Ban on salmon and trout fishing in rivers extended until November 25

Information from Ministry of Environment
Photo Tiit Hunt
Translation Liis
To protect salmon and trout the fishing ban period in Purtse, Selja, Pirita, Vääna and Valgejõel rivers has exceptionally been prolonged from the currently valid November 15th to November 25th.
Salmon and trout move into rivers to spawn in autumn and one prerequisite for breeding success is a sufficient water volume in the spawning rivers. Water has been extremely scarce this autumn and researchers estimate  that the peak period of salmon and trout spawning had not even started as of November 9. Normally the amount of rainfall in Estonia in autumn is adequate to allow active spawning already from mid-October.
According to data on the Estonian Weather Institute home site water levels in all important spawning rivers for salmon and trout are below the long-term average for the month, and in several cases also below the long-time minimum.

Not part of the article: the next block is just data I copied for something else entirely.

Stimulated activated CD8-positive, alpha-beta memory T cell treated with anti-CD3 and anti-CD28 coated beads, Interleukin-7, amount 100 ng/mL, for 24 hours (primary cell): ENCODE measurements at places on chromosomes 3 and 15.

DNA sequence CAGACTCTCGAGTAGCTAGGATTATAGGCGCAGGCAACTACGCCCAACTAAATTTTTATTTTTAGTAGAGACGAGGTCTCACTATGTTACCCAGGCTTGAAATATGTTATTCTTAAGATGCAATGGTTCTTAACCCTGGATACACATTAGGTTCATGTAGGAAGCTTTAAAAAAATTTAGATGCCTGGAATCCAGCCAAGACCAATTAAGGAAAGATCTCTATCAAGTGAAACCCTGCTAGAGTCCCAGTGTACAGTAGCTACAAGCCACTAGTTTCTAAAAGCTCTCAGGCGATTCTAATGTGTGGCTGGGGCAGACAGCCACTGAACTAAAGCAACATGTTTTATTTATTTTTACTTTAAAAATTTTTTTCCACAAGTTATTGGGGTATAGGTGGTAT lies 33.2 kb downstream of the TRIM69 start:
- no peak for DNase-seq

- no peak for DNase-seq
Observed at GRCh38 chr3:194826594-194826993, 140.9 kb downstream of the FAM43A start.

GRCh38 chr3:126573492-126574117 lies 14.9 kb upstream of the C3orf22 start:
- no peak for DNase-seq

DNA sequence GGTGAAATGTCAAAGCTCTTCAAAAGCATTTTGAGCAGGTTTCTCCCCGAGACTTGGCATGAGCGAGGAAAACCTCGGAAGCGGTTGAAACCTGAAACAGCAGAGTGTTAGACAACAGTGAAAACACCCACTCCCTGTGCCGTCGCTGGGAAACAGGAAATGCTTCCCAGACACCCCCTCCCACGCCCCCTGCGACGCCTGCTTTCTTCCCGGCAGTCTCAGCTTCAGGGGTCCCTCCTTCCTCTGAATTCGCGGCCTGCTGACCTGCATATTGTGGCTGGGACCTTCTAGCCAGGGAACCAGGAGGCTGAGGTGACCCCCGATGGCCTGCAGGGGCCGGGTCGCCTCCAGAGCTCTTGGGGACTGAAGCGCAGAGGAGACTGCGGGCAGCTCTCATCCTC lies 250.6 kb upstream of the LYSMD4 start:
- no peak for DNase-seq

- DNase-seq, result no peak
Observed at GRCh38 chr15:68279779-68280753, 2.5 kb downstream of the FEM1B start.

The Estonian Marine Institute of the University of Tartu (Eesti Mereinstituut) and the Association of Viru County Coastal Fishermen (Virumaa Rannakalurite Ühing) proposed to the Estonian Ministry of the Environment to extend the ban on salmon and trout fishing to November 25th to prevent damage on the populations in the Purtse, Selja, Pirita, Vääna ja Valgejõe rivers.
The researchers note in their letter that the entry of salmon and trout into the rivers is 2 weeks later than last year due to the shortage of water in the rivers. If the ban period were to end on the usual date, i e on November 15th, many fish would be an easy catch for fishermen since the fish are easily caught in shallow water. An intense fishing during the peak period of spawning would however have a very deleterious effect on the numbers of the new generation.
Last year 290 permits were issued for salmon and trout fishing during November 16-25 in the Purtse, Selja, Pirita, Vääna and Valgejõe rivers. Considering the later spawning period of this year, permission for fishing on this scale would be seriously harmful to the stock of fish.




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